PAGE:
A White-faced Starling probing into some cobwebs in Sinharaja 'World Heritage' Rain forest in Dec, 2007Sri Lanka Myna Gracula ptilogenys -- A vocal pair was observed well in an alien-invasive; Deviltree Alstonia macrophylla . This tree is known in Sri Lanka as Havari-nuga meaning 'wig banyan', because of its distinct pendulous casings of its dry fruits, which look like a woman's long wig. I observed one of the individuals flying away with these long 'wigs'. Since it is a tree-hole nester as shown in this picture taken on a previous tour, this may be nesting material to cushion their nest holes; indicating breeding activity.

Sri Lanka Myna in rain - resting on an endemic Bheasa ceylanica in fruit in Sinharaja 'World Heritage' rain forest Sri Lanka Green Pigeon Treron pompadora – Regular sightings especially in a fruiting fig tree.

Sri Lanka Green Pigeon at teh Peak Wilderness Sanctuary Spotted Dove Streptopelia chinensis -- A common bird found in open & dry patches.

Spotted DoveOther birding highlight included Green Imperiel Pigeon, Yellow-fronted Barbet,Sri Lanka Small Barbet, Orange-billed Babbler, Square-tailed Black Bulbul, Black-capped Bulbul, Yellow-browed Bulbul, Orange Minivet, Sri Lanka Crested Drongo, Black Eagle, Southern Hill-Myna, Crested Serpent Eagle, Oriental Honey Buzzard, Black-headed Cuckoo-shrike, Tawny-bellied Babbler & Indian Swiftlet.

Dragonflies & damselflies:

When I labelled the following and sent them to my Slovenian Odonata mentor; Matjaž Bedjanič, he got back to me with a moral boosting line reading “…Your determination skills are very good so I didn't have much to add”.

Asian Skimmer Orthetrum glaucum -- The common name sounds like a racist euphemism that Geoge Carlin would have taken the mickey out of. We encountered this Libelluid a few times along the open trails close to water. The picture below is of a male.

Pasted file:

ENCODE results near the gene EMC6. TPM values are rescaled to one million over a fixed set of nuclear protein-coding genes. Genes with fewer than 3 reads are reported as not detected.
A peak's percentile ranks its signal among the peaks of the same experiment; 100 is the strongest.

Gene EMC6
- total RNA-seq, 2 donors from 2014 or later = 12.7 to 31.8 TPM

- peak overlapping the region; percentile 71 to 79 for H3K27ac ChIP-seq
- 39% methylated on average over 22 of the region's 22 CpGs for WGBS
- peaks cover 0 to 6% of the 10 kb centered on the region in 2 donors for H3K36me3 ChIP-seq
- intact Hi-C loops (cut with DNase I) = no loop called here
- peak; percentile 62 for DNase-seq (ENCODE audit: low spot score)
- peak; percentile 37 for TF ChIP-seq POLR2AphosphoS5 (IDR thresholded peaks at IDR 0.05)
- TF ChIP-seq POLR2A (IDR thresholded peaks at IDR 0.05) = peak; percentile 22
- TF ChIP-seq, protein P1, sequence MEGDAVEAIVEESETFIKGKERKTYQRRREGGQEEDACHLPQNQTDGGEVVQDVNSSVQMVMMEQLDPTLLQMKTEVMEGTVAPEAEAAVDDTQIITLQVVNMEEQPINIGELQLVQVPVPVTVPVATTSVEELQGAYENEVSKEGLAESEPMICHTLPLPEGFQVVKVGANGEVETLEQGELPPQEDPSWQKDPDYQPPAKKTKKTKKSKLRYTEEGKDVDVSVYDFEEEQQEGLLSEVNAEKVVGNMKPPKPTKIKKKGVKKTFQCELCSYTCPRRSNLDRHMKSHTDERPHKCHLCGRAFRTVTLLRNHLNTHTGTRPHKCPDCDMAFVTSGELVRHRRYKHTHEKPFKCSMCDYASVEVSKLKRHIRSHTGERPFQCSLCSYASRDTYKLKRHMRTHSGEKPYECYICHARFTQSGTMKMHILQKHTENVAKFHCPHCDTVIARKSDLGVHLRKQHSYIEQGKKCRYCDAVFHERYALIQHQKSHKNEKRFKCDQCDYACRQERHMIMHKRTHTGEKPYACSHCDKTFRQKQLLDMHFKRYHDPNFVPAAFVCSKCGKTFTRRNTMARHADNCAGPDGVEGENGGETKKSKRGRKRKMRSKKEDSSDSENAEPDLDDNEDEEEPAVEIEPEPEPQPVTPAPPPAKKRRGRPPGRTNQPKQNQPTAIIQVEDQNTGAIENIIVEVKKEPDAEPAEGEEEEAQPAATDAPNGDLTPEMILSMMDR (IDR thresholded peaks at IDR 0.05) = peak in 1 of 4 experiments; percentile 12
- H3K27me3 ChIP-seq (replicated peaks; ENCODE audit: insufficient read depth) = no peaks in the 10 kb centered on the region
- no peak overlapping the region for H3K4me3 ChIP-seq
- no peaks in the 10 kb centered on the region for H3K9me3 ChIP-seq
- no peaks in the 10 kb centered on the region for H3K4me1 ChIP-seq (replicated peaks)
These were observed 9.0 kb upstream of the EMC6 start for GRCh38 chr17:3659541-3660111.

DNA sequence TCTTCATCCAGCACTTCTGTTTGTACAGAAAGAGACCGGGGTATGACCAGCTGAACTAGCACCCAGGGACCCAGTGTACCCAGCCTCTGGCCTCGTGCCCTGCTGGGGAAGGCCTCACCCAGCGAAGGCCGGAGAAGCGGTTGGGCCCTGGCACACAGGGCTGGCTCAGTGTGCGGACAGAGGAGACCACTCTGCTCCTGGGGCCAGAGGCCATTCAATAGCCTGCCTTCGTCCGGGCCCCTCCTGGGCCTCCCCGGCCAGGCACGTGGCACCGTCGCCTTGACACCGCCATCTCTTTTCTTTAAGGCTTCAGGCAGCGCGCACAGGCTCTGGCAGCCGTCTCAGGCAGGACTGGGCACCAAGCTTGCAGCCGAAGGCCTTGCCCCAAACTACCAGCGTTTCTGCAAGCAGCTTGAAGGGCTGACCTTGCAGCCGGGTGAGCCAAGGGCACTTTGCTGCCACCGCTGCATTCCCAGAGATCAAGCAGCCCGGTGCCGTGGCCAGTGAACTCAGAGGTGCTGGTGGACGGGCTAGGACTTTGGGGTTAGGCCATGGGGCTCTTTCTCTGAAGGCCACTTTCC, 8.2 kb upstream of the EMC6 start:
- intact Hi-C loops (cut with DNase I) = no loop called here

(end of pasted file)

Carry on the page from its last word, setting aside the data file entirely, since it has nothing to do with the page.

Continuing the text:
Asian SkimmerIndigo Dropwing Trithemis festiva --This was found actively flying around the fast flowing stream at midday. It often settled on the exposed rocks in the stream to oblige for me.

Indigo Dropwing

Wall's Grappletail Heliogomphus walli --This endemic Clubtail was a lifer for me. It was found in the edge of the forest close to shallow steam that was bordering a tea field.

Wall's Grappletail

Shining Gossamerwing Euphaea splendens -- A truly gorgeous damsel that frequents streams & lures passerbys with flashes of iridescence.

The Shining Gossamerwing doing its thing

Dark-glittering Threadtail Elattoneura centralis -- Found sharing the same riverine habitat with the Black-tipped Flashwings & the above.

Dark-glittering Threadtail

Black-tipped Flashwing Vestalis apicalis nigrescens --This fine looking adult male was associating a few old ladies in a shallow stream.

Black-tipped Flashwing male

Black-tipped Flashwing Vestalis apicalis nigrescens -- Adult females of this pretty damsel is just like the male shown above but without the black tips to the wings. Like many other females, they get obsessed with gold when they grow older and wears gold - going for that rich look.

Black-tipped Flashwing - an old lady wearing gold

More fetching ladies this time of Butterflies:

Cruiser Vindula erota --This is simply an elegant lady. Sightings of her is quite rare. No wonder Bernard D'Abrera wrote this about it in his Sri Lankan butterfly book "Whilst the males are shy and thus not so visible, the sighting of the female in flight always causes my mouth to go dry and my reflexes to become confused". No wonder its species name is erota! This individual frequented a patch of shrubs in the middle of a tea field when we found it. This picture shows it while resting on an alien-invasive; Clidemia hirta plant. The male was photographed by me previously and you can see it here.

Cruiser female

Sri Lanka Birdwing Troides darsius -- The female form captured in the picure below is the largest butterfly in Sri Lanka although some dry season forms of the female Blue Mormons in the dry zone in Sri Lanka can rival its size in the wing area. This enigmatic forest lady descended like an angle to a shrub of Mussanda frondosa in search of nectar, when I was alone in a spot. It was an orgasmic sighting! It didn't linger on for too long in one spot and soon melted away into the greenery making my day.

Sri Lanka Birding - female

So here's a yet another euphemism explained: